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The Escape Artists rethink Shakespeare's world

Theatre co. plays with gender roles in two productions

The Escape Artists present Miss Shakespeare and J. Caesar in repertory until May 18 at Performance Works on Granville Island (tickets at ticketstonight.ca) and May 21-29 at Kay Meek Centre in West Vancouver (tickets at kaymeekcentre.com). There will be a free Artist's Confidential session with Tracey Power on Thursday, May 14, 1:30 p.m. in the Welsh Hall at the West Vancouver Memorial Library.

Caroline Cave is no stranger to William Shakespeare. The North Vancouver actress has played Lady Macbeth in Macbeth and Rosalind in As You Like It (twice), but she never thought she'd get a chance to play the part she's taken on most recently.

This month, Cave steps into the psyche of the infamous conspirator Brutus in the world premiere of J. Caesar, an all-female adaptation of the Bard's political thriller Julius Caesar.

"I feel quite fortunate that I get to try my hand at it," Cave says, noting many of the male colleagues she most admires have played Brutus.

Adapted by Vancouver-based theatre company The Escape Artists, the production features a cast of seven women (Caroline Cave, Medina Han, Amanda Lisman, Pippa Mackie, Susinn McFarlen, Erin Moon and Tracey Power), upending the gender conventions surrounding theatre in Elizabethan times when all roles, including female roles, would have been played by men.

Shakespeare's text and iambic pentameter remain intact in this version, but the script has been cut back to a lean hour. "It's paired down to the basic elements of storytelling, the basic elements of the relationships between the characters," Cave explains.

And rather than being set in ancient Rome, this political power struggle takes place in the future - 2415 to be exact - in a post-apocalyptic world where women are in charge. J. Caesar is playing in repertory with Miss Shakespeare, a new musical written by The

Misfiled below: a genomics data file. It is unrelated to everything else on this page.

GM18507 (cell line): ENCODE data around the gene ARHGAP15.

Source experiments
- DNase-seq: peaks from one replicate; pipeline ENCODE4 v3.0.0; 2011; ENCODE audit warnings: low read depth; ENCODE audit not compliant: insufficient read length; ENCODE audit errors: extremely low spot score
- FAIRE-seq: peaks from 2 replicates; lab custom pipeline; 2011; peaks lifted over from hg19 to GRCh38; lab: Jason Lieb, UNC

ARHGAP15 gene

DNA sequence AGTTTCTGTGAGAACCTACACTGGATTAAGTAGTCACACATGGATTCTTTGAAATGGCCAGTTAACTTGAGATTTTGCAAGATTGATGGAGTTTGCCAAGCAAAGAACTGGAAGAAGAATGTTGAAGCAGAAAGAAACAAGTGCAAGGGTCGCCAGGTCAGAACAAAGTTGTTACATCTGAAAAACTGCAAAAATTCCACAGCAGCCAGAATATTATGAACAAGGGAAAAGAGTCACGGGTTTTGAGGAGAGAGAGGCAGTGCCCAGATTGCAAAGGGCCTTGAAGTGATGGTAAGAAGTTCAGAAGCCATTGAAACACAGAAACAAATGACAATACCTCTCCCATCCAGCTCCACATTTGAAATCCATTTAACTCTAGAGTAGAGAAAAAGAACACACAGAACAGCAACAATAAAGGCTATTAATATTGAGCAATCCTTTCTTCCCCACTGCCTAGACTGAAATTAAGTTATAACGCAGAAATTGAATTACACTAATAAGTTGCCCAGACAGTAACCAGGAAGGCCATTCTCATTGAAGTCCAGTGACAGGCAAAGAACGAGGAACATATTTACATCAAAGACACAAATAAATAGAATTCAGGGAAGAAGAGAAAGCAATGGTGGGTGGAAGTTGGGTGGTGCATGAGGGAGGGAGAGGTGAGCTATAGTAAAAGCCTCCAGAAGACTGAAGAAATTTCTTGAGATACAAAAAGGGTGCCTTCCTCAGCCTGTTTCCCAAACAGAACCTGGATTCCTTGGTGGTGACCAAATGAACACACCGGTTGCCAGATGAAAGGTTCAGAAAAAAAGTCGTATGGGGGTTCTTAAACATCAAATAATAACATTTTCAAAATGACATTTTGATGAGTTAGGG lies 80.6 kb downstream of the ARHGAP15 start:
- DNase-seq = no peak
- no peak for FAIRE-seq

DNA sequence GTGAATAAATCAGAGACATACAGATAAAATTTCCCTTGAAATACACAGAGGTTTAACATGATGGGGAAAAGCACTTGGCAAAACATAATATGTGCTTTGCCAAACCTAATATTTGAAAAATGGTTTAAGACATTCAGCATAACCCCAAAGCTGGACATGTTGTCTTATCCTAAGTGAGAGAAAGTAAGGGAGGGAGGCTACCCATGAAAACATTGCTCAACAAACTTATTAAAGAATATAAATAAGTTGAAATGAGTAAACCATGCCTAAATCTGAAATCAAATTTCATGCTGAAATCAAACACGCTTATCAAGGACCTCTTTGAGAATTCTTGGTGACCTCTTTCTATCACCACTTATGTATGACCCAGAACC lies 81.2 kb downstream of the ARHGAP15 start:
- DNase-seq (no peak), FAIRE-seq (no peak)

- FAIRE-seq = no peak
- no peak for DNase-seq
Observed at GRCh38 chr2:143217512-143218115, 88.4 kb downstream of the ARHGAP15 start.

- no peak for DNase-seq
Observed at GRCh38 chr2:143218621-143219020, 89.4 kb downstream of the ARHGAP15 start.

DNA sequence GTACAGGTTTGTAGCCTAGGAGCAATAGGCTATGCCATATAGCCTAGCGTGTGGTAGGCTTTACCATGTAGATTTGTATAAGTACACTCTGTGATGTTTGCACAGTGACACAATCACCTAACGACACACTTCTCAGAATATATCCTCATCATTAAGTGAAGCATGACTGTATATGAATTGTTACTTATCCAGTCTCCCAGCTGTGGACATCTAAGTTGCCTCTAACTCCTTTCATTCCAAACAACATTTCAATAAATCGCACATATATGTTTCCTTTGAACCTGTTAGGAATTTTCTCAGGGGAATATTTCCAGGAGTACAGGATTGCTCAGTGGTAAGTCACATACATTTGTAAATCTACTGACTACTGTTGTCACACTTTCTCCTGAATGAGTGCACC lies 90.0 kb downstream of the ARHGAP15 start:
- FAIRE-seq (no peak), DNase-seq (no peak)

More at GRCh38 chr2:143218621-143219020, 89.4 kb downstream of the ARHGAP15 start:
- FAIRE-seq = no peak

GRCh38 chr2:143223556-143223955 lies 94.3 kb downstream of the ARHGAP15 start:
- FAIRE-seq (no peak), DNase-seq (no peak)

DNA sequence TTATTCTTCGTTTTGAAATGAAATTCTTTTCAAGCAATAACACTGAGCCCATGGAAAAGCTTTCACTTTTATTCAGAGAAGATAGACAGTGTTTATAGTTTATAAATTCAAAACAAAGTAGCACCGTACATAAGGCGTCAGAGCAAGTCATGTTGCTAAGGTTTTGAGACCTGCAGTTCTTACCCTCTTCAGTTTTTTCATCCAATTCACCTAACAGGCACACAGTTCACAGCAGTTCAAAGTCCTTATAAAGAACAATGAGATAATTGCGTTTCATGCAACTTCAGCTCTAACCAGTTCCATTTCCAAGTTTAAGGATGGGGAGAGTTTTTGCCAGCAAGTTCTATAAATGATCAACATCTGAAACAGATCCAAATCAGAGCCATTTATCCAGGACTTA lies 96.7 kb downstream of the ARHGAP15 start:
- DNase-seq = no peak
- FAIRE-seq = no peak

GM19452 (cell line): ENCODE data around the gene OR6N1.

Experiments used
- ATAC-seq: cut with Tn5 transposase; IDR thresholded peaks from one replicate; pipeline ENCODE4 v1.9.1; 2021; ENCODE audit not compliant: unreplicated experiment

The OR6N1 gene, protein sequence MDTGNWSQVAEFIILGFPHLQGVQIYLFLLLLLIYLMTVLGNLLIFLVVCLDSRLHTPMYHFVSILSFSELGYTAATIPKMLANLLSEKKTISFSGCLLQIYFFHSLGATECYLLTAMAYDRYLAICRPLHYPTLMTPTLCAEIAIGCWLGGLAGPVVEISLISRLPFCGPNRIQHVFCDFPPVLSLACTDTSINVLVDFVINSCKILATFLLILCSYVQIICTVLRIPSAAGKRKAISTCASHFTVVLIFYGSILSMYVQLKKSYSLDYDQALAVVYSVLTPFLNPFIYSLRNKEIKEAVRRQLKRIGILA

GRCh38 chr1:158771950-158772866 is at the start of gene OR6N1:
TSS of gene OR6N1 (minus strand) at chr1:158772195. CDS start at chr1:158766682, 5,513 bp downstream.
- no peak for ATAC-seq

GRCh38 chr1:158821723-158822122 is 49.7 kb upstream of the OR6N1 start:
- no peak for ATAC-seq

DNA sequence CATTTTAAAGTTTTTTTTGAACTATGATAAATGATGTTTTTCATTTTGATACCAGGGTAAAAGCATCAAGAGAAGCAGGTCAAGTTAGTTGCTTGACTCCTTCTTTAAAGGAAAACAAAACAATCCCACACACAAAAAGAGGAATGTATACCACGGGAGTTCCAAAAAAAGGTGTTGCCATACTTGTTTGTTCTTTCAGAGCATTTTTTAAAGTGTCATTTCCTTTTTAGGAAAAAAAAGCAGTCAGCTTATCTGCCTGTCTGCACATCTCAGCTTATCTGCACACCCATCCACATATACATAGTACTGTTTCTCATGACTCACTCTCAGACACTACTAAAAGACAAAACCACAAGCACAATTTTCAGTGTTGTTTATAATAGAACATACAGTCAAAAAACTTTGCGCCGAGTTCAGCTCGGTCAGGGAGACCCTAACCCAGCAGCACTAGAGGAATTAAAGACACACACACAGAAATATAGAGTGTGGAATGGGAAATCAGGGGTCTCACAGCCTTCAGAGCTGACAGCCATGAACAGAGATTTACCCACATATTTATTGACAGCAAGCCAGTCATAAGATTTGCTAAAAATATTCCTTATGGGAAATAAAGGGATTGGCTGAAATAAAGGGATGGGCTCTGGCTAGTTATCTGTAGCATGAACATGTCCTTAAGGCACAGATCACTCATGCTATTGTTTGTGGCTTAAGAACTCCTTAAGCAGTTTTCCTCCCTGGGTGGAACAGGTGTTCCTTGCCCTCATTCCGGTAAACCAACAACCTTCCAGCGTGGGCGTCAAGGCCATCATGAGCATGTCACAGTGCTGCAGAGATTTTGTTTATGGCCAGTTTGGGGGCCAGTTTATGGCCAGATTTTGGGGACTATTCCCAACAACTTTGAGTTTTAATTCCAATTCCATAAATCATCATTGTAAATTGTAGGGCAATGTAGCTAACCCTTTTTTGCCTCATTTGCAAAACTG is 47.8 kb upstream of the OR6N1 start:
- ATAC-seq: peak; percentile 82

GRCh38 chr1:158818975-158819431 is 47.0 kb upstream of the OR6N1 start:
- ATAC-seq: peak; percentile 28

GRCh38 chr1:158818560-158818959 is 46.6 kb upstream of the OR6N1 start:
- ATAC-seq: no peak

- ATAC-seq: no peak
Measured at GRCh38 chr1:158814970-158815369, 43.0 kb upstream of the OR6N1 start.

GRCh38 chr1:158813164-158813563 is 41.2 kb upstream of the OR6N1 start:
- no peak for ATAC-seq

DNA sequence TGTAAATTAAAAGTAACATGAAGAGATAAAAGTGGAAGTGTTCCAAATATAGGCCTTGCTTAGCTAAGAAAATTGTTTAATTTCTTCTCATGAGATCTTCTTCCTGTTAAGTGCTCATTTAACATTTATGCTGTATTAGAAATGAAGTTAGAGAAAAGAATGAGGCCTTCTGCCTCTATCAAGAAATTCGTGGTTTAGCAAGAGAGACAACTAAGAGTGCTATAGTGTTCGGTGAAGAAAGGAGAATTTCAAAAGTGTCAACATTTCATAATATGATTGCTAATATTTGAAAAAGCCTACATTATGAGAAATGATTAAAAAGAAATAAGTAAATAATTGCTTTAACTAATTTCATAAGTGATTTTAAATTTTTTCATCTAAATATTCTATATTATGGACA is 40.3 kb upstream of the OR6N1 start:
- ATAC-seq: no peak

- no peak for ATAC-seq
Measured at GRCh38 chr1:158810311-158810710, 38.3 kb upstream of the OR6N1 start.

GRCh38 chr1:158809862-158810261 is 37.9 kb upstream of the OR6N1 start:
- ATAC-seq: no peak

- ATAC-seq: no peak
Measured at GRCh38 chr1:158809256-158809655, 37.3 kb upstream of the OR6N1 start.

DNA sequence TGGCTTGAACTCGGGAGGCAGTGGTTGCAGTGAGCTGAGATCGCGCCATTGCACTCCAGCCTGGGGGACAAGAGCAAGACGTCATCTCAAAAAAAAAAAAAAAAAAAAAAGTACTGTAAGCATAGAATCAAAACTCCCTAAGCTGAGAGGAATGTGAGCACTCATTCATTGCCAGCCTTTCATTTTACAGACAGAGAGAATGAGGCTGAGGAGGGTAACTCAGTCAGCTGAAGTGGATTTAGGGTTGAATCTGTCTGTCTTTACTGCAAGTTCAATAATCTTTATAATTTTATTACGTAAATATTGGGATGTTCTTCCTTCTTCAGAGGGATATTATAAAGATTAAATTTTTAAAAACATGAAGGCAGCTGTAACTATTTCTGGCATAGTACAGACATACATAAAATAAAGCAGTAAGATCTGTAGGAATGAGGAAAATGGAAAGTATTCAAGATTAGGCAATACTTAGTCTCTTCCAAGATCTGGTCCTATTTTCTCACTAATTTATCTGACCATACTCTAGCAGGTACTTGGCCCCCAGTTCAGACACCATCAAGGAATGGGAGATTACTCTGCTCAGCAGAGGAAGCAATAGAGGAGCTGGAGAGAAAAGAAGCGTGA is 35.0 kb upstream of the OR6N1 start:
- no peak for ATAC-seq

Escape Artists' co-founder Tracey Power and featuring the same seven-woman cast and the same director, James MacDonald. The story imagines Shakespeare's youngest daughter, Judith, following in her father's footsteps and writing plays in the 1600s when women were banned from the stage.

"It's quite an inspiring story because it's a story of a woman who's innately and inherently an artist who's unable to express her art," says Cave, who plays Judith's older and more conformist sister Susanna. "(Judith) breaks convention and she gets a group of women together in secret to start rehearsing plays."

J. Caesar and Miss Shakespeare are tied together by their artistic crews and Shakespearean inspiration, but that's where the likeness ends.

"They're completely dissimilar in tone and feel and style," Cave says. Miss Shakespeare is billed as a "saucy" musical with a score influenced by underground European cabaret while J. Caesar, like its original source, is a psychological drama.

Since Shakespeare's day, the theatre world has advanced leaps and bounds on the gender equity front, but Cave says there is still a bias toward writing for the male story and that means less opportunity for female performers.

"I guess it's so inherently understood by myself and all my female colleagues there are just fewer roles for us that it's not even a topic of conversation anymore," she says.

"There are way fewer opportunities for really meaty, good roles - as we hear all of Hollywood discussing - there are way fewer opportunities for leading female roles.

It's still the white, middle-class male story that predominates."

The Escape Artists react to this reality with their new duo of plays, re-interpreting Shakespeare with female talent at the forefront. And Cave ensures viewers needn't be familiar with the Bard's canon to appreciate these gender-redefining performances.

"I think they're both very moving, emotionally engaging, visceral experiences," she says.

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